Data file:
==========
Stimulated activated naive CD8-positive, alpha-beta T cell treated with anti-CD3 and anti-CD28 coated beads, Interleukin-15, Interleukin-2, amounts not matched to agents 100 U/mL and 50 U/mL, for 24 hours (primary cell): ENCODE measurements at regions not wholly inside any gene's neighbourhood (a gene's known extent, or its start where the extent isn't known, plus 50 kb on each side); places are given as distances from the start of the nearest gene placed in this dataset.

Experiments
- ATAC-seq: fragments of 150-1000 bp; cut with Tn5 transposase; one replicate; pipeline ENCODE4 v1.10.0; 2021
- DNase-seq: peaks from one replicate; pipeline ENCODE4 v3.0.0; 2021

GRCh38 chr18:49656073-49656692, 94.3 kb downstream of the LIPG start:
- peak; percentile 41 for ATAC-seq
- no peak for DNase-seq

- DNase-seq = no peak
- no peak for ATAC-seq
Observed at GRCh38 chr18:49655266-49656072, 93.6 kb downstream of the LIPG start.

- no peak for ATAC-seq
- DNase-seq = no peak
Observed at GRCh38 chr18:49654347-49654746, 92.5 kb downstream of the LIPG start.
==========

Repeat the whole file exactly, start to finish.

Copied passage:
Stimulated activated naive CD8-positive, alpha-beta T cell treated with anti-CD3 and anti-CD28 coated beads, Interleukin-15, Interleukin-2, amounts not matched to agents 100 U/mL and 50 U/mL, for 24 hours (primary cell): ENCODE measurements at regions not wholly inside any gene's neighbourhood (a gene's known extent, or its start where the extent isn't known, plus 50 kb on each side); places are given as distances from the start of the nearest gene placed in this dataset.

Experiments
- ATAC-seq: fragments of 150-1000 bp; cut with Tn5 transposase; one replicate; pipeline ENCODE4 v1.10.0; 2021
- DNase-seq: peaks from one replicate; pipeline ENCODE4 v3.0.0; 2021

GRCh38 chr18:49656073-49656692, 94.3 kb downstream of the LIPG start:
- peak; percentile 41 for ATAC-seq
- no peak for DNase-seq

- DNase-seq = no peak
- no peak for ATAC-seq
Observed at GRCh38 chr18:49655266-49656072, 93.6 kb downstream of the LIPG start.

- no peak for ATAC-seq
- DNase-seq = no peak
Observed at GRCh38 chr18:49654347-49654746, 92.5 kb downstream of the LIPG start.